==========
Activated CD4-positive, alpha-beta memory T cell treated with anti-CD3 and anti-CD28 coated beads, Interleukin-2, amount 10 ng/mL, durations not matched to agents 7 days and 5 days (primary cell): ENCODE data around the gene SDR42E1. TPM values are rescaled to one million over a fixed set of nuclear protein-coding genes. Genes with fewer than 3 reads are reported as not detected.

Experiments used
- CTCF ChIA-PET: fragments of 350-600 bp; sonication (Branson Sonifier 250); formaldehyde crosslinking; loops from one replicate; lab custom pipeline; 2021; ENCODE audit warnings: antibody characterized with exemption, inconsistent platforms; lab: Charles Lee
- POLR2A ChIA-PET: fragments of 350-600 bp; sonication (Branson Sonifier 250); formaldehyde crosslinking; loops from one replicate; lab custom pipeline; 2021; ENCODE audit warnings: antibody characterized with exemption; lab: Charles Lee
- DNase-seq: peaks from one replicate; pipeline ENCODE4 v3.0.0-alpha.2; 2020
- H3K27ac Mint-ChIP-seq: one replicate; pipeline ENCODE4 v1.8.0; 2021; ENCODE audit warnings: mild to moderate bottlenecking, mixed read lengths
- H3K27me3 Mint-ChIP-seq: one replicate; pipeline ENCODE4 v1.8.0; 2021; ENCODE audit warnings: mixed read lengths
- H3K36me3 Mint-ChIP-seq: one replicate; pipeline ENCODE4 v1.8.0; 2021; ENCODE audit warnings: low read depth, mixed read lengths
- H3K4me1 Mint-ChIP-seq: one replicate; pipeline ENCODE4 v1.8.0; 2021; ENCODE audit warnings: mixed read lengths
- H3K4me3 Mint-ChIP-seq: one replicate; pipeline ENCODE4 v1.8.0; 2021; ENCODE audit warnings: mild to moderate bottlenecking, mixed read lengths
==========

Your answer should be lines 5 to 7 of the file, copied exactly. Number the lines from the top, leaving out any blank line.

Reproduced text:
- DNase-seq: peaks from one replicate; pipeline ENCODE4 v3.0.0-alpha.2; 2020
- H3K27ac Mint-ChIP-seq: one replicate; pipeline ENCODE4 v1.8.0; 2021; ENCODE audit warnings: mild to moderate bottlenecking, mixed read lengths
- H3K27me3 Mint-ChIP-seq: one replicate; pipeline ENCODE4 v1.8.0; 2021; ENCODE audit warnings: mixed read lengths